Songwriter and performer, Nessa Barrett, is the very young, very popular, and very capable artist you’re about to hear from just about every day. She has earned millions of YouTube streams for her dark, pop- and rock-infused tracks ever since dropping her single, “Pain.”
On Friday, September 10, Barrett released her debut EP, Pretty Poison, which includes hits like her signature track, “i hope ur miserable until ur dead.” The album is a sleek trip through some at times-morbid, snarling thoughts but that’s what makes Barrett stand out: she isn’t afraid to say what’s on her, and your, mind.
We caught up with the 19-year-old New Jersey-born artist to ask her a few questions about her early days in music, how she found her macabre voice, and what Pretty Poison means to her today on its release.
American Songwriter: When and how did you first find music—was it in New Jersey?
Nessa Barrett: Music has been around my whole life, so yes in Jersey. I grew up with a studio in my house; my dad is a producer. I recorded my first song at four years old.
AS: Why did you decide to invest and how did you get better at it—did you have a great ear early on, great ambition?
NB: I’ve always wanted to do it; it was my wish every year when I blew out my birthday candles. It’s something I’ve always felt like I was on this earth to do. I just didn’t think I’d actually be able to until I grew my platform organically.
AS: Can you talk about some of your early achievements and their impact on you—you moved to LA, released your first big single, “Pain.” You have this intimate vibe that’s mixed with rock and hip-hop production, too. How did that develop?
NB: When I moved to L.A. and walked into a studio for the first time, I immediately felt at home. But I was still really trying to figure out my sound. I knew “Pain” was a great debut song because it is a piano ballad, and after I released it, I could go down whatever lane felt right. It took me a bit to really develop and fine-tune my sound, but after “la di die,” I knew I liked the rock elements, but still wanted to lean into a darker, alt sound, which I tried with “counting crimes.” But I finally feel like with my debut EP, Pretty Poison, I really made something that is authentically my style.
AS: Early on, what did you see your audience connecting with in terms of your artistry, what were fans resonating with?
NB: People really resonated with my lyrics and that’s always been my favorite part about making music. Expressing myself and writing something so personal, yet so relatable at the same time. Once I release a song, I want my audience to claim it as their own so they can really feel something from it.
AS: What was the genesis of your new album—there is lots of dark imagery, what made you want to present these sorts of thoughts to the world?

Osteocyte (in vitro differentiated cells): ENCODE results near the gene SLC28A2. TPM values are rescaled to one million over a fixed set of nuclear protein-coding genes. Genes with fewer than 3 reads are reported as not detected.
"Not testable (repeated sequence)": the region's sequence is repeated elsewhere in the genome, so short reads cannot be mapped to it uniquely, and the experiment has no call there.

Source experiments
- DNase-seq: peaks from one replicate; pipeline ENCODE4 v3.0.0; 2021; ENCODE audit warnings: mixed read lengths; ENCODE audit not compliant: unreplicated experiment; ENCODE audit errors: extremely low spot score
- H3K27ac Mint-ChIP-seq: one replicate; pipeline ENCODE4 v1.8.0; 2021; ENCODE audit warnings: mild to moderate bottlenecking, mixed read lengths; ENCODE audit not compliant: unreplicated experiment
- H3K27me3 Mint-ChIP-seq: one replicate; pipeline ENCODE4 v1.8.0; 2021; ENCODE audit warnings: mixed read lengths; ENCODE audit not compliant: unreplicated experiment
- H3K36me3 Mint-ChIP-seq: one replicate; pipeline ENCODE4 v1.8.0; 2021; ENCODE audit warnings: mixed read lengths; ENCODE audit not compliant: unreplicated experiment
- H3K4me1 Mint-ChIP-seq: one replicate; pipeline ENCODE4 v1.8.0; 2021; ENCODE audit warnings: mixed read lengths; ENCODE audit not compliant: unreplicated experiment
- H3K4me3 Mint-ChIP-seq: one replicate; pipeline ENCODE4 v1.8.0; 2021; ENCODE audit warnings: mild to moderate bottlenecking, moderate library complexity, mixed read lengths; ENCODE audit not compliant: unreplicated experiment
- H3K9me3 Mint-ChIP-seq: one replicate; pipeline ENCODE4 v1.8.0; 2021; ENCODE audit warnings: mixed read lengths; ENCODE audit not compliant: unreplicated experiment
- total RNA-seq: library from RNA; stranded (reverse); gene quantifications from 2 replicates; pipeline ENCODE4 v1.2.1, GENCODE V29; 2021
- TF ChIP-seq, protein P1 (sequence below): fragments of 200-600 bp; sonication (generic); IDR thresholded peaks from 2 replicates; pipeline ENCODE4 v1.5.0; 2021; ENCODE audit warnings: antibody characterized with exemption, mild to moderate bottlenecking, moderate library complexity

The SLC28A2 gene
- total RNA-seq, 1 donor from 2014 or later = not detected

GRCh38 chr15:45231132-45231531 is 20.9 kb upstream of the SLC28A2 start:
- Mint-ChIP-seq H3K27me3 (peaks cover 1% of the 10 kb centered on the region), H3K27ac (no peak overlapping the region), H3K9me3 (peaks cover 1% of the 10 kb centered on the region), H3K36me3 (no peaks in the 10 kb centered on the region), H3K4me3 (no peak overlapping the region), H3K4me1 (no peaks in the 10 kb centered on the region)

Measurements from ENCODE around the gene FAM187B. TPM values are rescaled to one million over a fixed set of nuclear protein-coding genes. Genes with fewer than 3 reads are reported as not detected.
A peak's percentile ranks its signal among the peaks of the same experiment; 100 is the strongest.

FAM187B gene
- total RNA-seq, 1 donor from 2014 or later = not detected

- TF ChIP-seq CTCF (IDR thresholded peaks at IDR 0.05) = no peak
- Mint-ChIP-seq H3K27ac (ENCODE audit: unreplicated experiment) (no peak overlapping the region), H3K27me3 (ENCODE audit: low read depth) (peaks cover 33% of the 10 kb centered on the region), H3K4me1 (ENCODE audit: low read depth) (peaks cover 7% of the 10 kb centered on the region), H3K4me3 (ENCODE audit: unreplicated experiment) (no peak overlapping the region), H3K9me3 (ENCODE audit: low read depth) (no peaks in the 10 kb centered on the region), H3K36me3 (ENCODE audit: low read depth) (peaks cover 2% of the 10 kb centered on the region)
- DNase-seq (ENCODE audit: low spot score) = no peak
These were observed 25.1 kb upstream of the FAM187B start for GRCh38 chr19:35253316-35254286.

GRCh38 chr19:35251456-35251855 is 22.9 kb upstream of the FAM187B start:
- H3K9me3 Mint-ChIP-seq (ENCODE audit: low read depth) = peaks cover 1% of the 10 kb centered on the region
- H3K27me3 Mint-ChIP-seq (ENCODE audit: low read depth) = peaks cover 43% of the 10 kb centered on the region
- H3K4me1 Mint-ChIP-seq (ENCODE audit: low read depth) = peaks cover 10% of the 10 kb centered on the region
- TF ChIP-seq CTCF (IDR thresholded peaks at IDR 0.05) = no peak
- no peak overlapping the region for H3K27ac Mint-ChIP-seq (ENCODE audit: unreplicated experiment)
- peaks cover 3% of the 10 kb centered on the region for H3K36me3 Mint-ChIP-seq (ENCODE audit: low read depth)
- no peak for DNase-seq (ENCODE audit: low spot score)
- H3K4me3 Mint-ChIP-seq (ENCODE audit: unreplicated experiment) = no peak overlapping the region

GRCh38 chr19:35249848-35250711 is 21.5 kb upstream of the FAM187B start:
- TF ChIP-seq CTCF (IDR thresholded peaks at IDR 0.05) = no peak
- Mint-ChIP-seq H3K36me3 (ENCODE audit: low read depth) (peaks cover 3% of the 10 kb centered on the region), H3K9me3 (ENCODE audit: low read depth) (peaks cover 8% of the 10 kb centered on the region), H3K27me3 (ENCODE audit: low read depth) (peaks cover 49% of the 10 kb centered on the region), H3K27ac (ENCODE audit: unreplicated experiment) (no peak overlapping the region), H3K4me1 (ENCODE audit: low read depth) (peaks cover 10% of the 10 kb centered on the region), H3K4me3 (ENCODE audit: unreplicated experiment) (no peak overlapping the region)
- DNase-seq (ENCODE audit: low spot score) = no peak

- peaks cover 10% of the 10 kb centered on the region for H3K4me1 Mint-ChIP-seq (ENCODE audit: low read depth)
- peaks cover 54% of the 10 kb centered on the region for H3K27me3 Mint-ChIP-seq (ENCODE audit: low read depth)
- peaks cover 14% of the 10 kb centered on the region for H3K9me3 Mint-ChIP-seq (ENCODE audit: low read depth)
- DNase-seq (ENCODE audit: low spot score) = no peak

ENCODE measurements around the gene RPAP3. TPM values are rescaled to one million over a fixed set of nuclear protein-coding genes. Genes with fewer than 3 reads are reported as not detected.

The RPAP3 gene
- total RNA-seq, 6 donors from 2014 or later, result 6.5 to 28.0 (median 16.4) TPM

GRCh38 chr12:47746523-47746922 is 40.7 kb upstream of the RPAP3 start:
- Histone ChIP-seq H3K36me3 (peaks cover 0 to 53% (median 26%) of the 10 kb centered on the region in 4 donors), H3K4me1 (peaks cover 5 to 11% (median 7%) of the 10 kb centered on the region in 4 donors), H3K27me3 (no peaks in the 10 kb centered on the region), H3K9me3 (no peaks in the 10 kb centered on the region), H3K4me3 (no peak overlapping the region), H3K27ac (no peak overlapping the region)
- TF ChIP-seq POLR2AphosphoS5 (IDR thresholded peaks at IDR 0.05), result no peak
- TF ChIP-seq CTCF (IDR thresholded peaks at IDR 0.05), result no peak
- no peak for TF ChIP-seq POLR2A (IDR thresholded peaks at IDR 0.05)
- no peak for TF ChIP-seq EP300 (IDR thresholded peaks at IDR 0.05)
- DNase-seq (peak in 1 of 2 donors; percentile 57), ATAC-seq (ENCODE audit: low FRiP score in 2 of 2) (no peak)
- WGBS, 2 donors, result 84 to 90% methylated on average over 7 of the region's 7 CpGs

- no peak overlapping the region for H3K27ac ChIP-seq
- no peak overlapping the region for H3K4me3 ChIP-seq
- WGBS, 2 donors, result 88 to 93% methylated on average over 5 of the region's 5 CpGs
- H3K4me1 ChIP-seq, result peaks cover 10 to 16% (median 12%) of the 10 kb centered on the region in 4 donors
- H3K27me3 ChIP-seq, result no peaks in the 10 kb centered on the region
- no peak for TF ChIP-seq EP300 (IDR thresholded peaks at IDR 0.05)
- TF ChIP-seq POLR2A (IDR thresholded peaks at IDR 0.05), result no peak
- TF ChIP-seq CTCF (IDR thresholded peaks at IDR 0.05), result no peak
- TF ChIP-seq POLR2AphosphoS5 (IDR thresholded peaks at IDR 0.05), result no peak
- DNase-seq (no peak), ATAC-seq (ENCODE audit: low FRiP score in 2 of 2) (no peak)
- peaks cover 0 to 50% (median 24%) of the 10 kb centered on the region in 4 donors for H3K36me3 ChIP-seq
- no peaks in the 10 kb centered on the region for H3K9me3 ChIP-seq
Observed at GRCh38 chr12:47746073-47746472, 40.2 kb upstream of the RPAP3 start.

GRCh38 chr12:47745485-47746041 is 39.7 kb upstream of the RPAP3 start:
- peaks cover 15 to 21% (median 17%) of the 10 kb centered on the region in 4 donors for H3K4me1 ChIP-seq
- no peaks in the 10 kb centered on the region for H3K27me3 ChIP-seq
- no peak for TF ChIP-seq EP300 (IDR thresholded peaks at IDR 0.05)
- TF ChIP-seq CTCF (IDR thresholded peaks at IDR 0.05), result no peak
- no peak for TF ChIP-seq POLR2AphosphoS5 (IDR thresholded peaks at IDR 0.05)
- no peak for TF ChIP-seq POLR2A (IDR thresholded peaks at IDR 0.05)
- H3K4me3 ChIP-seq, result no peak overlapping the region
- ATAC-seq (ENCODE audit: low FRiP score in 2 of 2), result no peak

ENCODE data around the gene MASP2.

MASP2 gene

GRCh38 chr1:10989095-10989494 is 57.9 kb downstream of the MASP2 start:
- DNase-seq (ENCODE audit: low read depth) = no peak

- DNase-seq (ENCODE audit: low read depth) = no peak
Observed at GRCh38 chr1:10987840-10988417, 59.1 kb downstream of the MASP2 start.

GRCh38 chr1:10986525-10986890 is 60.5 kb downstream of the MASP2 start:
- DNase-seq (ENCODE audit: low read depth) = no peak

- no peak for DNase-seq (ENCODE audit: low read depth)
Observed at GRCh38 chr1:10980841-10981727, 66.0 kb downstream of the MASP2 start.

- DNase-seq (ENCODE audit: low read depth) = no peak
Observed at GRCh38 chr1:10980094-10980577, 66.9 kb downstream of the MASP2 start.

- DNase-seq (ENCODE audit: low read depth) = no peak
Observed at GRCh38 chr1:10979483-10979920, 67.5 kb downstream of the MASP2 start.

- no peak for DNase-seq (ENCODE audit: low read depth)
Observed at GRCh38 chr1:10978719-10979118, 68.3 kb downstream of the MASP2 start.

NB: This EP is pretty much my life in song. My first year of living in L.A. alone, dealing with toxic relationships and struggling with my mental health—Bipolar Disorder—yet also falling in love with someone who deeply understands me. I like being authentic, real, and raw with my music so I wasn’t scared to talk about my violent dreams and how happy someone makes me. I’m a dark person, so a lot of this naturally comes out, as well.
AS: What does it feel like you’ve exorcised or put out in the world with the album—say, with a song like “i hope ur miserable until ur dead”?
NB: I like to sing about things people relate to but don’t necessarily want to admit. “i hope ur miserable until ur dead” is a very blunt, strong statement – but everyone has that person that hurt them enough for them to want to feel this way.
AS: Can you explain some of the recent big moments in your career and their impact on you—like working with Travis Barker, being on Kimmel and Ellen, playing Lollapalooza? Are these fuel, validation, or just another day at the office?
NB: They’ve been so surreal; it’s hard for me to even process those moments, to be honest. But I’m super grateful for everything that has happened and my amazing team for all the hard work they do for me to get me to those places.
AS: As a burgeoning pop star, there are often two goals: get your music heard by many people, and create something you’re proud of. How do you go about the latter, how do you work to create art while also trying to reach audiences?
NB: Creativity always comes first and I’m lucky to work with a team that empowers me to do that while guiding me on the business side of things as well. I genuinely think that if you create real, strong art, it’ll reach an audience no matter what.
AS: What do you think about when you think about the future?
NB: I’m so excited to start performing and touring, to meet all my amazing fans. And always new music—I’m already in the studio working on my debut album, and I’m very, very, very excited about it.
AS: What do you love most about music?
NB: How much you feel when you listen to or write it.